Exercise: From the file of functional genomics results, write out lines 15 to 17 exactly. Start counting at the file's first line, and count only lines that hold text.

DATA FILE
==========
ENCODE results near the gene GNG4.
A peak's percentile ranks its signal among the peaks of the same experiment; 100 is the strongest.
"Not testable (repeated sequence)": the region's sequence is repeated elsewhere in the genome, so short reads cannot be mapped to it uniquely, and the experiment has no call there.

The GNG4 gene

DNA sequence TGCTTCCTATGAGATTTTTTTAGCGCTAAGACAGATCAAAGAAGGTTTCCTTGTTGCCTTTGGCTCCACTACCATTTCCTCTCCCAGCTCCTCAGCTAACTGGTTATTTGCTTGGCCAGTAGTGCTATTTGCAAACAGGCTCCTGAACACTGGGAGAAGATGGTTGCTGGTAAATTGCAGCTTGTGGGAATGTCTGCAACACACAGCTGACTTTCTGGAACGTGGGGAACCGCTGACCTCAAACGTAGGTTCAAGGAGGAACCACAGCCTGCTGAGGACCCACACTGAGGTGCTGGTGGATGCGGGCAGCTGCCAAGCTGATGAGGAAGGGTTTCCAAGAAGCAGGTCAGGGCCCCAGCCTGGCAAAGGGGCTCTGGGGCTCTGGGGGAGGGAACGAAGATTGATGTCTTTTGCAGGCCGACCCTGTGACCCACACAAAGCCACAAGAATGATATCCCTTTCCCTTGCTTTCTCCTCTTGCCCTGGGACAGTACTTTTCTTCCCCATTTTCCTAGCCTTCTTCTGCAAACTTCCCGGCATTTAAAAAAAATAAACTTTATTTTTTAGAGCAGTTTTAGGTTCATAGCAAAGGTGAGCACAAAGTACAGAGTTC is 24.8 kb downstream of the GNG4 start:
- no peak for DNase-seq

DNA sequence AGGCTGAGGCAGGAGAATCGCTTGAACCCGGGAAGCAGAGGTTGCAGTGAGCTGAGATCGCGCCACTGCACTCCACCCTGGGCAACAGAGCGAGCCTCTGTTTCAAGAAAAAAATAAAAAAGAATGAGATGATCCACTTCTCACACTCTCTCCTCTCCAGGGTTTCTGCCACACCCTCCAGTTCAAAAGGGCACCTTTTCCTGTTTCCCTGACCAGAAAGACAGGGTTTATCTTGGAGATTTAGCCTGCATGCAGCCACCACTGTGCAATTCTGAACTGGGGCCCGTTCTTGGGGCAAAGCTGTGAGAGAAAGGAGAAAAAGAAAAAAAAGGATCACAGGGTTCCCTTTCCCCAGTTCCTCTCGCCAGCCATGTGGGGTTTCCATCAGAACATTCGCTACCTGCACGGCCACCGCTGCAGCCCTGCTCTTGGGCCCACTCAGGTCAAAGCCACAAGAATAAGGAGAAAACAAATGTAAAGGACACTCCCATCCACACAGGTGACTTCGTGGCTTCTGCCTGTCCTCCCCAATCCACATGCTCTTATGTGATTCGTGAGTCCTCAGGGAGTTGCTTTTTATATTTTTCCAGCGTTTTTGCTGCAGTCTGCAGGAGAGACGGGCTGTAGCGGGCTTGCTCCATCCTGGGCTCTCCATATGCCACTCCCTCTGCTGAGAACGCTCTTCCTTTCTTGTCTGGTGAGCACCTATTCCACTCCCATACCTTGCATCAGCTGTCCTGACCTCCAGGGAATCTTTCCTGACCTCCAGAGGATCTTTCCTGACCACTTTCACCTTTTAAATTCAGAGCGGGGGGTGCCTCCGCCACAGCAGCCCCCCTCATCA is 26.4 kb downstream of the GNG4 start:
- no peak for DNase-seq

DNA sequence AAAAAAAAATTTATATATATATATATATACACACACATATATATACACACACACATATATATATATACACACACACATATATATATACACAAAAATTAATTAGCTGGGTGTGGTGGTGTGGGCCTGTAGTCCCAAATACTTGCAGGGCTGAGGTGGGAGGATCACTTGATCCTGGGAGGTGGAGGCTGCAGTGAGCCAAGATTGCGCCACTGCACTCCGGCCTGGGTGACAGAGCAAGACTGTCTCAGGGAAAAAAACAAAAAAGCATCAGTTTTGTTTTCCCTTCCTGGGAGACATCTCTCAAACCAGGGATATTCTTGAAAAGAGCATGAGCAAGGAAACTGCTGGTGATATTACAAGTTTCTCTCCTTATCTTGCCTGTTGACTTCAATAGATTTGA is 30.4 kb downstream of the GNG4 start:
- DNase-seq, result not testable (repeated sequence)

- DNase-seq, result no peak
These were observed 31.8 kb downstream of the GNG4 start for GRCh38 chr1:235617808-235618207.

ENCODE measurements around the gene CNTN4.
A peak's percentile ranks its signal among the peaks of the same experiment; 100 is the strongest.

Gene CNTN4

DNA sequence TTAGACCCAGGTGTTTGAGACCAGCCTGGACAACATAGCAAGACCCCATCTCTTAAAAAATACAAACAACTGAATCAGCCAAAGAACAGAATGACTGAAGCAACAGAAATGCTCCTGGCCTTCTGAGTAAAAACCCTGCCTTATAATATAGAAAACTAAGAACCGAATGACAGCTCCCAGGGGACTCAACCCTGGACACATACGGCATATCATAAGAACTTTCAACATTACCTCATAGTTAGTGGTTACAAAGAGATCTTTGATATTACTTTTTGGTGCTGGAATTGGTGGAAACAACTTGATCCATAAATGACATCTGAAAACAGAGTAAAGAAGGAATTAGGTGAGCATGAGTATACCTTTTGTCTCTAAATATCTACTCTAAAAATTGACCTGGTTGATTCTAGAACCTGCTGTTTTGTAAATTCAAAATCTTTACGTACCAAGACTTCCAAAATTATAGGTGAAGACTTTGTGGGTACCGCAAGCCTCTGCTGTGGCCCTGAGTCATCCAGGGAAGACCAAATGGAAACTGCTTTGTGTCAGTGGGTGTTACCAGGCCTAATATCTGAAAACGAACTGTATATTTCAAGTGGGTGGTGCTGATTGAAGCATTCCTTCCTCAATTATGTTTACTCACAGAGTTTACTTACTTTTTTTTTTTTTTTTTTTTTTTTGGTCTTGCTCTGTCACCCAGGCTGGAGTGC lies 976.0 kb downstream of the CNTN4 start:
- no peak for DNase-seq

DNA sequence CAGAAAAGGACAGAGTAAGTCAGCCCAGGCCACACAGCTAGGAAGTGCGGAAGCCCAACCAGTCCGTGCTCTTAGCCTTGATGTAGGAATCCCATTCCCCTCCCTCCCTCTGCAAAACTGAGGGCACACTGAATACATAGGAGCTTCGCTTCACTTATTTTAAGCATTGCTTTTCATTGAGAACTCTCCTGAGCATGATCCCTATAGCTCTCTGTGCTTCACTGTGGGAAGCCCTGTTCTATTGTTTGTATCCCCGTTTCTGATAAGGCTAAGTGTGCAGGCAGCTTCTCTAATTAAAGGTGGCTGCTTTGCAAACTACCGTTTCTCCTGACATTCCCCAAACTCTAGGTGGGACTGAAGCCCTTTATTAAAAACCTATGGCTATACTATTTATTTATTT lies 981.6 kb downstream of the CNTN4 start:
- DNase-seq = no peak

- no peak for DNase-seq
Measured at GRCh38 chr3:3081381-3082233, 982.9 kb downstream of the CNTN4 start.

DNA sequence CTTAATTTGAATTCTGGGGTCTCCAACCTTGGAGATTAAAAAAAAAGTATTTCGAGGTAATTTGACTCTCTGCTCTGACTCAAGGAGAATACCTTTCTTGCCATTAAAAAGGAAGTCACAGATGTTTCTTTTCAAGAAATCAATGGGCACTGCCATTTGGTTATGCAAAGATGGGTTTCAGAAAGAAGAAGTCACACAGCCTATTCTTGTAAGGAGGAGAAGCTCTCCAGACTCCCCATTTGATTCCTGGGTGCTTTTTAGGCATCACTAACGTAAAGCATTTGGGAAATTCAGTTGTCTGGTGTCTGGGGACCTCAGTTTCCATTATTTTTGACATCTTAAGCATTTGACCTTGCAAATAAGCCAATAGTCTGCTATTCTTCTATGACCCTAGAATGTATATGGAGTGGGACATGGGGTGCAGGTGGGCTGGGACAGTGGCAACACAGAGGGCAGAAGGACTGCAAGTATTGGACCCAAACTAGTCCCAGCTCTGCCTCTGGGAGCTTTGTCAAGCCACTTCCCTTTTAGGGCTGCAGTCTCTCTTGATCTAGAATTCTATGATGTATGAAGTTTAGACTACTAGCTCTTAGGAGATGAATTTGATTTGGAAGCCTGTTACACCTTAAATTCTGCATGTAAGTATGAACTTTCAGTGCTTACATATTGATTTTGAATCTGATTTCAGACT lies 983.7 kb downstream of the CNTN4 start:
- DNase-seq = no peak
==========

Gene CNTN4

DNA sequence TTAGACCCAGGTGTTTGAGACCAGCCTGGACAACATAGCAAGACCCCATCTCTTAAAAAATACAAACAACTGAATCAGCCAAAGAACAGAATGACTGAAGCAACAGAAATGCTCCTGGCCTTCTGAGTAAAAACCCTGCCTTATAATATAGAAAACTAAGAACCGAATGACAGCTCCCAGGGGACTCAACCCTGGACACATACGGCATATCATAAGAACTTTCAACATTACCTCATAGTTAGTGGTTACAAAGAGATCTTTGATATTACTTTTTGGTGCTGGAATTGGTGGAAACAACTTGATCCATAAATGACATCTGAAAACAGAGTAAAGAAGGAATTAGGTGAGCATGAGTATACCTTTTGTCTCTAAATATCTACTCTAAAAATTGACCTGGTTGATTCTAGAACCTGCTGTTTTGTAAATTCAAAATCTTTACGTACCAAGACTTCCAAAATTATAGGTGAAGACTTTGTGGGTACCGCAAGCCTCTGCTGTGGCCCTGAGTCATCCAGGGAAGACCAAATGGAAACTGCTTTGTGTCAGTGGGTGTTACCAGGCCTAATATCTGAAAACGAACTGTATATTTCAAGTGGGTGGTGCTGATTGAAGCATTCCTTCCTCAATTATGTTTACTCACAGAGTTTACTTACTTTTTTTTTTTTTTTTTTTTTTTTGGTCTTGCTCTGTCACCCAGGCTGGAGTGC lies 976.0 kb downstream of the CNTN4 start:
- no peak for DNase-seq